The author has attempted to make a captivating but very technical subject accessible to the general reading public, with mixed success. I found it fascinating, but I have a math degree and was an A student in physics and astronomy; I suspect that others might find it too dense. The author makes a valiant attempt to make basic concepts understandable, including use of a great many metaphors and similes from everyday life, especially in the early chapters. Some of these could be helpful, I suppose, but I found them at times condescending (do we need to spin in an office chair with arms outstretched to understand you spin faster if you bring them in?), at times amusing, and occasionally confusing. The author often uses British colloquialisms for these, leaving a poor American like me to discern from context that a roundabout is not a traffic control device but some sort of merry-go-round. As for throwing a jelly at someone, I have no idea what that means; wouldn’t the jar crack his noggin?
Quickly, though, the author moves into the details of planet formation, fortunately without the equations. Rather, we must take her word, and that of countless other scientists, as to what is possible or impossible. For the 99.999% of us who can’t do the calculations ourselves, Clarke’s Third Law applies: the rules of planet formation are indistinguishable from magic. The problem with this is that what we/they thought was impossible is now being observed in distant star systems. Huge gas giants are orbiting very close to their stars. So are rocky superearth planets where they should not be able to form. There are planets whose density is between those of the rocky planets we know (Earth, Mars) and the gas giants we know (Jupiter, Saturn). So what are they made of? Water? Silicate rock? A rocky core surrounded by gas? What we “knew” about planets isn’t true anymore. The author explains all the theories that the experts have come up with, but she states right up front that we really don’t have good explanations for much of what the observational science is producing. The exciting part is that we are finding more and more exoplanets. New discoveries bring new knowledge.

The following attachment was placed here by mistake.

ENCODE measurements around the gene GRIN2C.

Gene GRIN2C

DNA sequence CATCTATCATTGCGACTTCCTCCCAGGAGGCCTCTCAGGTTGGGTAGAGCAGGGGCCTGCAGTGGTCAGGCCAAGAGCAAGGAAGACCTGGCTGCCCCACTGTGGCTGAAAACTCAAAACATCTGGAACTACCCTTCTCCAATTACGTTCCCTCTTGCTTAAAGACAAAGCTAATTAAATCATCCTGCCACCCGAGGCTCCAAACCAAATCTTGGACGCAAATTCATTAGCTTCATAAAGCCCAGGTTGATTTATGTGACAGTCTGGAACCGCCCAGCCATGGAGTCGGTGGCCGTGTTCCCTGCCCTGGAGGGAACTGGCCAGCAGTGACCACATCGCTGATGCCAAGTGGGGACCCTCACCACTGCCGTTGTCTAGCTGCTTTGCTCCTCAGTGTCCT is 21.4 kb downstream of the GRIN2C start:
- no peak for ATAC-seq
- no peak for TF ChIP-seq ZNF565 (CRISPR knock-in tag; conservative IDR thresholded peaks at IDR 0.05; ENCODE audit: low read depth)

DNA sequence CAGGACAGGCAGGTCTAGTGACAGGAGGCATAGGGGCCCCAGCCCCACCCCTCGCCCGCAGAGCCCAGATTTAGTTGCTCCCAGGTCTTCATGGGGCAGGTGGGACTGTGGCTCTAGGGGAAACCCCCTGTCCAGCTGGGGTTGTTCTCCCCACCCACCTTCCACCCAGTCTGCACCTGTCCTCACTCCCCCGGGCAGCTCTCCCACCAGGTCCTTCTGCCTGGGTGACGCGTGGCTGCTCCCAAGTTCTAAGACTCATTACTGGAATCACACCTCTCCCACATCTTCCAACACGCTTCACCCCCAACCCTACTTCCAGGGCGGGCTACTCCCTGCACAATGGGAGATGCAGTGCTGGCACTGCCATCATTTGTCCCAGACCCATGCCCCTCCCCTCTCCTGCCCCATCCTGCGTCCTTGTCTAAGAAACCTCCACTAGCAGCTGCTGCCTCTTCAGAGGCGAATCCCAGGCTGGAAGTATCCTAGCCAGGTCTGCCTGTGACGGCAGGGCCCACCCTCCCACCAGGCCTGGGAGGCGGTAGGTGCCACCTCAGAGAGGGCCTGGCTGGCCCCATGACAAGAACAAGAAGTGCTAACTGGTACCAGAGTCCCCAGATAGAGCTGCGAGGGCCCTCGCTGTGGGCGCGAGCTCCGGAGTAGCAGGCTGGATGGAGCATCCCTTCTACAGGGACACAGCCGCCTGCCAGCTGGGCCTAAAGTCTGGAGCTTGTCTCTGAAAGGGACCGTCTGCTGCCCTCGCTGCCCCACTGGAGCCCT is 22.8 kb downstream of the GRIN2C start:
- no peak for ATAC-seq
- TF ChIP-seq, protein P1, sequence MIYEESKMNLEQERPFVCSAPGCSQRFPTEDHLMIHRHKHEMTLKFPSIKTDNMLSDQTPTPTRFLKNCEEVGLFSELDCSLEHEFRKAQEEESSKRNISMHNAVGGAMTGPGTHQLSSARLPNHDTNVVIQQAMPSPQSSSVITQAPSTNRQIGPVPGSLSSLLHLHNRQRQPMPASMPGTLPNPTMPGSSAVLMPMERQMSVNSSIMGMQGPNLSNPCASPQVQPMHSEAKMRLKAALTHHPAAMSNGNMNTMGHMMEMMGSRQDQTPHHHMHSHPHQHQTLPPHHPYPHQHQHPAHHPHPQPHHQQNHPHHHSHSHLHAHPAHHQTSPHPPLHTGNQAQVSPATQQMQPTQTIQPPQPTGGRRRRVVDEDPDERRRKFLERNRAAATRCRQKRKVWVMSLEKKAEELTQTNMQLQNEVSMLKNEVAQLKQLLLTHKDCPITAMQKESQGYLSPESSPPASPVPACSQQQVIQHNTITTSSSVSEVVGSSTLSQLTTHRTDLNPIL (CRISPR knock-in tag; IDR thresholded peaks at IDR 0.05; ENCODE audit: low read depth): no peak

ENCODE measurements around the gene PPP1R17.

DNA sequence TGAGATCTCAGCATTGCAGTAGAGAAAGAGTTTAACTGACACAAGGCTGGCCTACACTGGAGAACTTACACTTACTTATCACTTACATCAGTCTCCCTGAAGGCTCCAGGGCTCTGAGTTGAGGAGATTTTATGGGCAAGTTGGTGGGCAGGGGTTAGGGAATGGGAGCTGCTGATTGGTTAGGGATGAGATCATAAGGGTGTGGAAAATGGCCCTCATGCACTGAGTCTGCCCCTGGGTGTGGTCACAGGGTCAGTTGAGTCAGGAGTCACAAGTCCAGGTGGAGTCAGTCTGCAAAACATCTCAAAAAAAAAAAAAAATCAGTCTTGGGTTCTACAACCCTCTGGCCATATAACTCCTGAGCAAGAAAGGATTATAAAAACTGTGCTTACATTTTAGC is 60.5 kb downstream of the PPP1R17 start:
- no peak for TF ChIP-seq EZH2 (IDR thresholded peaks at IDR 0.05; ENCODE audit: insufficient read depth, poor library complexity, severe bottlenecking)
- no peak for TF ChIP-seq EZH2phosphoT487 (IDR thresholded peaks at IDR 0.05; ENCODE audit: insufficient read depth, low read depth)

If you are primarily interested in whether there is life out there or a planet capable of hosting us after we destroy the one we’re on, you’d be advised to skim liberally up to the last few chapters where these questions are addressed more directly. The short answer is that alien life is certainly possible, maybe probable, but it is unlikely to be in a form we could ever communicate with or even observe. A place where we could relocate would have to be closer to home and the only candidates seem to be moons within our own solar system, although none of them look all that promising. Still, it is amazing to consider all the factors that life as we know it require and how lucky we are to be in that Goldilocks zone. Once you do that, then consider those organisms like tube worms and anaerobic bacteria that do not require sunlight or oxygen. Life has a way of adapting to some very inhospitable environments.
The author and publisher have bravely aimed for what seems to me to be a very small slice of the reading public. The book is too simplified for researchers in the field and too technical for most other readers. She writes very well but there are a few errors. On p. 232 she states that the temperate zone in our solar system is conservatively estimated at 0.84au to 0.14au. That second number should be 1.14au. Otherwise we wouldn’t be alive. All in all I really enjoyed the book but I find it hard to recommend to most people. What I can say is that when you see the next headline that reads “Second Earth Found!” don’t believe it.